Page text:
Following a disappointing fall season cancellation, athletes at Franklin College are hoping for winter and spring competition to continue. However, skyrocketing COVID-19 statistics across the nation may derail these plans.
In a Nov. 13 press release, the Heartland Collegiate Athletic Conference reassured athletes, coaches and fans that they intend to move forward with winter sports, spring sports and the fall sports that had been postponed to the spring. Winter sports can begin in January 2021.
Swimmer Charlie Hall, a senior, said he is still hoping for a normal swim season despite the rising number of COVID-19 cases.
“I’ve always been an optimistic person, so of course I’ve been trying to stay positive during this year,” Hall said. “I do acknowledge that there will be obstacles in having a season, but I am trying to remain hopeful and optimistic.”
The state hit a peak for new cases with 8,299 on Nov. 13 and has consistently hit new highs in hospitalization, with the high on Nov. 19 being 3,063.
The NCAA now recommends increased testing based on the number of competitions in a given week, with testing up to three times a week. HCAC Commissioner Jay Jones said the conference intends to limit testing to once a week through either limiting teams to one competition per week or allowing multiple competitions with the same opposing team.
Andrew Hendricks, athletic director, said the college is working with multiple companies to find a COVID-19 test that allows for testing as close to the date of competition as possible to ensure negative results are accurate. Athlete COVID-19 testing is covered through each individual’s medical insurance, and federal COVID-19 relief funds are used for to test uninsured students.
The NCAA also changed a requirement for volleyball, where the sport was deemed an intermediate risk sport, instead of a high-risk one, if the players remain masked. This lowers the frequency of testing required by the NCAA, Hendricks said.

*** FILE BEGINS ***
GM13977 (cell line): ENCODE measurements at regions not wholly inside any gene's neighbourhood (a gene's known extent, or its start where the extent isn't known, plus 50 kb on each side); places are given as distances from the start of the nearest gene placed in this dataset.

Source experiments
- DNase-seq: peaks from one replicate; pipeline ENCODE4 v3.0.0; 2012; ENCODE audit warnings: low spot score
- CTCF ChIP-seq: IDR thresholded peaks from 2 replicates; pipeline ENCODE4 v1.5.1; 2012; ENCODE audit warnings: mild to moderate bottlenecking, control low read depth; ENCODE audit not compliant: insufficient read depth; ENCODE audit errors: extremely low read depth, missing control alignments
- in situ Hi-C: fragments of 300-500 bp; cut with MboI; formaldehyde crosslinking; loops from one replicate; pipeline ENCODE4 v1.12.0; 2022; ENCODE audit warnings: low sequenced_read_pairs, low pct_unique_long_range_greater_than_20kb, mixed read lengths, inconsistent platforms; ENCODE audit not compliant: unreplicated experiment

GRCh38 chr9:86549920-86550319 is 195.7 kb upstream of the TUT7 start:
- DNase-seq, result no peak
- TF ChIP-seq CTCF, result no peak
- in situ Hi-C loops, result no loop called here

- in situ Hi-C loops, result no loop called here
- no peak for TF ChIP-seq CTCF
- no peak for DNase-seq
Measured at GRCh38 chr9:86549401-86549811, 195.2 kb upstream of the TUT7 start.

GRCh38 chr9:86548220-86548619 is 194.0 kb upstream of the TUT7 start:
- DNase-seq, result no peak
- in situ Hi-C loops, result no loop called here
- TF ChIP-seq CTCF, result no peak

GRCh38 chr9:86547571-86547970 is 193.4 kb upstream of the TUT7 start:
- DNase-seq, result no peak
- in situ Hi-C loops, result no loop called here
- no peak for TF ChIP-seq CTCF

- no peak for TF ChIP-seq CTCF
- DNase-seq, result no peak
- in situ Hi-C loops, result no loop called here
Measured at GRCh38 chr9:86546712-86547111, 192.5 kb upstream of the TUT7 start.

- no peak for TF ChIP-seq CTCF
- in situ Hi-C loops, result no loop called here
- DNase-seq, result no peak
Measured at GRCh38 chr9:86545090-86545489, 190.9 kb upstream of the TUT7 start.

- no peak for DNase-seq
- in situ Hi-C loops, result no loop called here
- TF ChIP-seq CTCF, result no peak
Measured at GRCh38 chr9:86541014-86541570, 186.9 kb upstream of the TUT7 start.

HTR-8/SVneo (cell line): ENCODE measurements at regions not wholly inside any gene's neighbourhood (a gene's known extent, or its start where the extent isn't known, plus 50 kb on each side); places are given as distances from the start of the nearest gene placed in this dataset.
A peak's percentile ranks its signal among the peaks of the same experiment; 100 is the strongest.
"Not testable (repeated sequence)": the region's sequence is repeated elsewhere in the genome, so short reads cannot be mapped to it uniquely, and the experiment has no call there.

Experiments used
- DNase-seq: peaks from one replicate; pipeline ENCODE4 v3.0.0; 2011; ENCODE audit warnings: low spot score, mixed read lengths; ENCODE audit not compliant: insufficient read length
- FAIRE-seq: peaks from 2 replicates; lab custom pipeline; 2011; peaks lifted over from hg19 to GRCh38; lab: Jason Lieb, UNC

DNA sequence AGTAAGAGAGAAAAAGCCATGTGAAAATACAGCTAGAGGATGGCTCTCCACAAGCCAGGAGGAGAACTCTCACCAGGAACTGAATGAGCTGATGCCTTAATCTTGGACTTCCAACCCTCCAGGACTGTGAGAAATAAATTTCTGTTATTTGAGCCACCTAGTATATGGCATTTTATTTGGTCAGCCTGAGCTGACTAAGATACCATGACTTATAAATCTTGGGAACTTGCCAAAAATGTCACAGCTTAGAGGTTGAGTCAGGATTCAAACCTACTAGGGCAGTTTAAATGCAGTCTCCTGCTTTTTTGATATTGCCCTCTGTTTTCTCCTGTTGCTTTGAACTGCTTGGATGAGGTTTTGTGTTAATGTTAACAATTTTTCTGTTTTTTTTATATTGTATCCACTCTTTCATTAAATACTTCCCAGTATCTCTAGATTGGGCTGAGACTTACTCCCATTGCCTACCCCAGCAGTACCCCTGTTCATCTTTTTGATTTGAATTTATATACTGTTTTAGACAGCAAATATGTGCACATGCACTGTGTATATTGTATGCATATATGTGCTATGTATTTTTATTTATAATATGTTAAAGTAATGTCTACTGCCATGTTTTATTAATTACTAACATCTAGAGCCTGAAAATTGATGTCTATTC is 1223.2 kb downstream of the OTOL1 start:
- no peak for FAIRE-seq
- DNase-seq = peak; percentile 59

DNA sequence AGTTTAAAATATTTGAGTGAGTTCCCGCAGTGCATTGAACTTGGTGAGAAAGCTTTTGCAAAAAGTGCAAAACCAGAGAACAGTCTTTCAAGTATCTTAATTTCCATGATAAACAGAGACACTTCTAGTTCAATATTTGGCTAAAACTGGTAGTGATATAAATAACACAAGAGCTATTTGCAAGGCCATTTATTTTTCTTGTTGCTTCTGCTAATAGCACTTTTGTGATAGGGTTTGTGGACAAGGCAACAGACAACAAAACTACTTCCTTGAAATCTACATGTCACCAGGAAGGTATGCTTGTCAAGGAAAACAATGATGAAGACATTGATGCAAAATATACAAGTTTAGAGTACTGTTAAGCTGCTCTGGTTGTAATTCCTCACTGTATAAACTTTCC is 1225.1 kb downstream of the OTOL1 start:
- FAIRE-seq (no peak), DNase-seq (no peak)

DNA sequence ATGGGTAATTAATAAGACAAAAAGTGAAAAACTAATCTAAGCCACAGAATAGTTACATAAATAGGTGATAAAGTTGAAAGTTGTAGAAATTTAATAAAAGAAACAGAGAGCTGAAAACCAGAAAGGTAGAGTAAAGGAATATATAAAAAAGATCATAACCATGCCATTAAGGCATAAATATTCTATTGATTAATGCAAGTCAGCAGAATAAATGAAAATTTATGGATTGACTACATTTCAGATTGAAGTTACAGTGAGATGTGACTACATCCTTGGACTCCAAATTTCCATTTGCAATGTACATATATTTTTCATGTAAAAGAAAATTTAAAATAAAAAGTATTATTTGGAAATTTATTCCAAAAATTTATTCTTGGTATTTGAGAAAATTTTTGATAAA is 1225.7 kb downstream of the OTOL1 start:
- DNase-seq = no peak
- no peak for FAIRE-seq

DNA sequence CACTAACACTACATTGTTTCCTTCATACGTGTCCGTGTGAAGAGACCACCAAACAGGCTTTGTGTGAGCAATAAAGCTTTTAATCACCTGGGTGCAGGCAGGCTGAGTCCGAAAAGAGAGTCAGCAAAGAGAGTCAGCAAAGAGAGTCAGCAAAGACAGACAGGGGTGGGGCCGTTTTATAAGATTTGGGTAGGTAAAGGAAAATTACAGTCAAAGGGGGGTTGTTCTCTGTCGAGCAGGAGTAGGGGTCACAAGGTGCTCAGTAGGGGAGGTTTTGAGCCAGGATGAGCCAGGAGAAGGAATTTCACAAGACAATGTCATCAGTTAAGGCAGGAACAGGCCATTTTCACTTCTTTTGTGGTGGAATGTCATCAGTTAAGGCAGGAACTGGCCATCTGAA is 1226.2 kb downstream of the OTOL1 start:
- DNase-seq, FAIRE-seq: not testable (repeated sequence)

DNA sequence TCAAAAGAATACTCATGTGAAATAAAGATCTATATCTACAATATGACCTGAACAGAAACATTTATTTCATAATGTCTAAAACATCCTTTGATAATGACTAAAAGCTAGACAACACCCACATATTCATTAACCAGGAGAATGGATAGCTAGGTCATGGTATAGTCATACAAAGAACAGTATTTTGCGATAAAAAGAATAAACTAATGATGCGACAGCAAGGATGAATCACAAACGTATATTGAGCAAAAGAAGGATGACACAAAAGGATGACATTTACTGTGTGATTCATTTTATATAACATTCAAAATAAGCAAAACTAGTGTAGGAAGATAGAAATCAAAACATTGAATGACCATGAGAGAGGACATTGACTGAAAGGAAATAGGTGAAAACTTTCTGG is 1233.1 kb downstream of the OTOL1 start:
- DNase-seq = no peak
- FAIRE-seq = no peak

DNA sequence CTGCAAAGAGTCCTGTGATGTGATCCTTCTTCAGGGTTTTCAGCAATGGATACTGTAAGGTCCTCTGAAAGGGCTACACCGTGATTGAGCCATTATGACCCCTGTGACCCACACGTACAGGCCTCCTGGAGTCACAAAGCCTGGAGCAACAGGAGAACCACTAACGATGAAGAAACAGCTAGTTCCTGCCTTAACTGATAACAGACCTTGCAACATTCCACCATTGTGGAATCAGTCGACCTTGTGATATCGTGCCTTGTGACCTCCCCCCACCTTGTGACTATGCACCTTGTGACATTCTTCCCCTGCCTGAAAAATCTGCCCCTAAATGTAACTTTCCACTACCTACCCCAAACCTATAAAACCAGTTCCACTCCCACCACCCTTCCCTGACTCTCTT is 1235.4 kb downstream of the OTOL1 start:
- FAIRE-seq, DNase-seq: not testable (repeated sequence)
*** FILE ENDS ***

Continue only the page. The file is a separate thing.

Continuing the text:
“They even got very clever and purchased shower curtains, and they drape the shower curtains over the nets,” Hendricks said of the volleyball team. “Because really, the highest rate of transmission would have been at that face-to-face net play.”
For sports like indoor track and field and swimming, which are in the low-risk category, Jones said the biggest issue is the space, such as the pool deck, shared by athletes between events rather than during competition.
Betsy Swearingen, director of the Johnson County Health Department, said the department is assisting with the college’s winter sport plans.
“We are reviewing winter sport plans that outline the way for both spectators and participants to social distance, wear masks when necessary, sanitize playing and seating areas, and contact trace in the case of an exposure during the sporting event,” Swearingen said.
Swearingen also said heavy breathing, touching and saliva transmission in close contact sports pose a higher risk for a spread.
Scheduling will be a multifaceted issue for Franklin College with the upcoming seasons, as postponed fall sports are expected to be held in the spring along with typical spring sports, and NCAA required testing varies based on the number of competitions.
With many sports competing at once, Hendricks said there are concerns about the college having enough resources, like athletic trainers and athletic facilities.
“They’ll all be going on at the same time,” Hendricks said of the sports. “So, we’ll have to be very conscious of how many contests are being scheduled here, and elsewhere.”
A new layer of uncertainty was added when Gov. Eric Holcomb announced
at his weekly virtual COVID-19 press conference Nov. 11 that counties in red on the Indiana State Department of Health dashboard, which represents high community spread of the virus, will have new restrictions.
These counties will have to request permission from local health departments to host college sporting events.
Although Johnson County is currently only in moderate to high community spread, represented in the map as orange as of Nov. 23, case numbers are quickly rising all across the state.
Swearingen said the health department has not yet made plans for if Johnson County becomes a high-risk county, but that it would be discussed when the announcement is made.
Despite the rising numbers, Hendricks is optimistic about future competition.
“I want to be as safe as we possibly can be and still deliver the experience that our athletes are hoping for,” Hendricks said. “And I think we can do it.”